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Dutch Oven, who's got one?

Overland1

Administrator
Staff member
I've been contemplating getting a small dutch oven since they are so versatile. My concern is the cooking time. After a long day on the trail I don't want to be spending 20-30 minutes prepping dinner and then waiting a hour for it to cook.
 

jerdog53

Moderator
Potjie is a round, cast iron, three-legged pot, the potjie, descended from the Dutch oven brought from the Netherlands to South Africa in the 17th century and found in the homes and villages of people throughout southern Africa. The pot is heated using small amounts of wood or charcoal or, if fuel is scarce, twisted grass or even dried animal dung.

As per http://en.wikipedia.org/wiki/Potjiekos

The main difference that appeals to me is the longer legs on the Potjie allowing better heat control. They still have the flat lid allowing coals to be added to the top for even heat, lids with lips to control moisture loss better and handles for the pot and lid just like a Dutch oven.
 

Overland1

Administrator
Staff member
I think I want a dutch oven just so I can say I cooked a pizza in the middle of nowhere which is funny since I wouldn't do it at home. Looks like we might have to break down and get a something for the trail, those pizzas look good.
 

nuclearlemon

Active Member
that's part of the issue...i literally know nothing about cooking...i wouldn't even know what to bring.

my ex bf had two lodge ovens (that we never used), so i'll might get one of those...i ve been on one run where about five people had dutch ovens and we had a 5' campfire ring with all about 9 ovens going cooking everything from biscuits to soe sort of apple desert (just because i'm a woman...a wellfed one at that, does not mean i have a clue about desert, or other food terminology...so stfu and quit laughing at me ;). ).
it was sooooo cool to see all the stuff they came up with.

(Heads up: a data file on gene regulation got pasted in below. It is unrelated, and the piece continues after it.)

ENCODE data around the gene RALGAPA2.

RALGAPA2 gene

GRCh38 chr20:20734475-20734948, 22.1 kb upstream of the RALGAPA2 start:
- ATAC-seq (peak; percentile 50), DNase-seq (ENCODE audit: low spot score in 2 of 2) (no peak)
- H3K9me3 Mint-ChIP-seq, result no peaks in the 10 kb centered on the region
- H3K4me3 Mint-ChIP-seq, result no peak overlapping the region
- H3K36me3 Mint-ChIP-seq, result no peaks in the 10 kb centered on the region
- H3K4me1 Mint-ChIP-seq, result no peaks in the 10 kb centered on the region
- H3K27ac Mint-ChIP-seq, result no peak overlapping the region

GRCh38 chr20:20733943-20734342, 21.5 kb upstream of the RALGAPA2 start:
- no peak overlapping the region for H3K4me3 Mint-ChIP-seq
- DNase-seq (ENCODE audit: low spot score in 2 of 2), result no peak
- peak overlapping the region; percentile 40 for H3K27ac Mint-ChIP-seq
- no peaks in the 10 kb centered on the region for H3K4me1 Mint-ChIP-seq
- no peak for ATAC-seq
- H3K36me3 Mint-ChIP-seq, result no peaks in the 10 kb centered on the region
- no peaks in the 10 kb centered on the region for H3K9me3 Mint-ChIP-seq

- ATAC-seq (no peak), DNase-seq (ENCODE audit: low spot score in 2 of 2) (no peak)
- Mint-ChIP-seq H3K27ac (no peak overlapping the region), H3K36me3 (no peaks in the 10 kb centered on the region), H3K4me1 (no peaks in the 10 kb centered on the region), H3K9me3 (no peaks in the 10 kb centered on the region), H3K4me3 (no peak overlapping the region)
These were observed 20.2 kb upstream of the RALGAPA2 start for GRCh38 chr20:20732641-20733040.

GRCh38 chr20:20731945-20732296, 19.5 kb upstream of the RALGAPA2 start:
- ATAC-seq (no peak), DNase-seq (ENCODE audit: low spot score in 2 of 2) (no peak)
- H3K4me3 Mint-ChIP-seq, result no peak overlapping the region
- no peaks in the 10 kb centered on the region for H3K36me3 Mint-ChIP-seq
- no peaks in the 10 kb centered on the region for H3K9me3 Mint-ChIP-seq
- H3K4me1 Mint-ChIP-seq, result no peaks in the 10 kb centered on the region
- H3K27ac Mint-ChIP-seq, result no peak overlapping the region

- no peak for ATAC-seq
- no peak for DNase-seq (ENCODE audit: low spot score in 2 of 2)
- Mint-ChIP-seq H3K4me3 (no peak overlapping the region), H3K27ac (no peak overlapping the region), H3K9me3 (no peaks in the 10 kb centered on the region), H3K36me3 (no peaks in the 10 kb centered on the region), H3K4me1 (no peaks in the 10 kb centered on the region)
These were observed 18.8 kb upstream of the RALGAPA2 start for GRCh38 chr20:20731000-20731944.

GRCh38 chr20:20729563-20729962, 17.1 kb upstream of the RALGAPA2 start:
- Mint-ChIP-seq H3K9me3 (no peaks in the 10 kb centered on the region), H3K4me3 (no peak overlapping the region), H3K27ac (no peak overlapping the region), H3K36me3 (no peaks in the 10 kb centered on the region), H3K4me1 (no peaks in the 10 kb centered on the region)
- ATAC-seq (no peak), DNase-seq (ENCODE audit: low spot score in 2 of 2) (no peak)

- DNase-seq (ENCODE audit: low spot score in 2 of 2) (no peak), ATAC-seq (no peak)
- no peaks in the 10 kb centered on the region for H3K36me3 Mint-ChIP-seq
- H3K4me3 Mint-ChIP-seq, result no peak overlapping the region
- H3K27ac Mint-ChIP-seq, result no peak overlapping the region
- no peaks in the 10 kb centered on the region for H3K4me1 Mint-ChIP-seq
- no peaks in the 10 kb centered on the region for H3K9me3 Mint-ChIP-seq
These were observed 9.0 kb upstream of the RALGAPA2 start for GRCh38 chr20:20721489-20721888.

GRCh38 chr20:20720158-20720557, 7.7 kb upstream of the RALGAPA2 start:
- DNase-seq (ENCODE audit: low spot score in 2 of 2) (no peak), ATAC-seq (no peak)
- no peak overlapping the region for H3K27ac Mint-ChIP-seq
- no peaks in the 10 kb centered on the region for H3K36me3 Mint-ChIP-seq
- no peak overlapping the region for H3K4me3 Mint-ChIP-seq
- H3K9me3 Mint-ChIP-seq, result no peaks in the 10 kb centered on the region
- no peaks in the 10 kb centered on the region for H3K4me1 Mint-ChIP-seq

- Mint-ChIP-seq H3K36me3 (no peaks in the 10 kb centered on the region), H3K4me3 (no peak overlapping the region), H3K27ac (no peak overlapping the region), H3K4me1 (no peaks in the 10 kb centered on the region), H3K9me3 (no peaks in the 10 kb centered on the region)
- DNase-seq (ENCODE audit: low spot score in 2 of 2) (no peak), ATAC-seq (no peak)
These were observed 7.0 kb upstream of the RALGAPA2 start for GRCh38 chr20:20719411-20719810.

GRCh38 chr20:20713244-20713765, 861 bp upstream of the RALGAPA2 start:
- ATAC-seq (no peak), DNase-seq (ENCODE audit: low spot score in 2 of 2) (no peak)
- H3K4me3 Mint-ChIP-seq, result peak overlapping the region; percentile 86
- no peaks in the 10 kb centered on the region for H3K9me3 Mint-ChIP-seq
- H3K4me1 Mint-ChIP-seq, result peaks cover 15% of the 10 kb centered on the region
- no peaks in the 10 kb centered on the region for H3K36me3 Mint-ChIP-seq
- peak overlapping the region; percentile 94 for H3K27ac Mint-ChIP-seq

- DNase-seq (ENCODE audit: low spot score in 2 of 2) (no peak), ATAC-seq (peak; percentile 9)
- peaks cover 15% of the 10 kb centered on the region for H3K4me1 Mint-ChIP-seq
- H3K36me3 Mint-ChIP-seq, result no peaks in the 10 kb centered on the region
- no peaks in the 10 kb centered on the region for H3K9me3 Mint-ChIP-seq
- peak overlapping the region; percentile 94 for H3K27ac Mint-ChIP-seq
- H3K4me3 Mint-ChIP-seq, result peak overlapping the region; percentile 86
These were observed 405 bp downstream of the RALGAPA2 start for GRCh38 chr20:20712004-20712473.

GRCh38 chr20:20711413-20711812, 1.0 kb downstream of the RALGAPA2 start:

Overland1

Administrator
Staff member
When we are out on the trail together I'll teach you some things, being a trained chef helps ;), but if you can start getting the basics understood the rest comes easy.
 

nuclearlemon

Active Member
being a trained chef helps ;), .
ooooohhhh....trained chef.....so, i've been trying to use up a box of bisquick so i can get it out of the house (cutting back on monsanto) and i've been using it for pizza crust using the online recipe of 1/3 hot water to 1 1/2 cups monsanto and the crust falls apart...what can i do to create a durable crust?
 

Overland1

Administrator
Staff member
I've never used Bisquick and while I've seen it on the shelf I don't really know what's in it. My guess it's a sort of instant flour mix thing.

Pizza dough is more of a bread and needs yeast to make it work. The essentials are:

Flour - bread flour will give it crispy crust while all purpose flour is more chewy
Dry yeast - this give it the elasticness you see when people toss and spin the dough as well as making it rise
A little sugar - something for the yeast to eat
Warm water - to make the dough and the heat will activate the yeast
Olive oil - this is used as a fat to give fluffiness as well as enhanced flavor
Salt - brings out the flavor

To make the dough you combine all the dry ingredients and then add the oil and water until it forms a ball. Then you knead the dough buy pressing it flat then folding it over and pressing it flat again. Repeat for 10 minutes or so. Needing gets the yeast activated and folds in air so they can grow. Next step is to set it aside for an hour or so and let the yeast grow, the dough will usually double in size and become more elastic. At this point you're ready to roll the dough and start your toppings.

That's the basics but if you want the detailed list here is a link with measurements, etc.
http://www.foodnetwork.com/recipes/jamie-oliver/pizza-dough-recipe.html
 

nuclearlemon

Active Member
so the "recipe" is as i listed, which they tell you to only mix 20 times (betty f'n crocker baby). i've found the whole whisk thing is a joke, but i did what i could then jambed it all in by hand and mushed it flat using a beer bottle as a roller (no, i do not have a roller, yes, i do have a lot of beer bottles).

i've since found recipes that mention adding sour cream or "processed cheese" (i assume that's monsanto cheese ;). )

should i add something?...or should i buck up and deal with crumbling crusts?

the only reason i'm doing this is to use up the bisquick...otherwise i'd just buy a bobelli
 

XTorrey

New Member
I think Bisquick is primarily flour, baking soda, and baking powder mixed to a certain ratio. Have you tried doing a quick yeast-based pizza dough? Bread is pretty darn easy once you get the hang of it, and kneading dough can be an excellent stress reliever. ;) I'm not a trained chef but I'd be happy to show you some camp cooking if we're ever out together. Menu planning and camp cooking are two of my favorite things when overlanding is involved.
 

Overland1

Administrator
Staff member
Front Runner has been doing some really nice stuff. This is a great idea for something bulky and needs to be secured.
 

jerdog53

Moderator
So I worked up a biscuit recipe last week and ran it through the Dutch oven in the house oven to prove it out before adding to the chaos of a camp fire, they turned out well!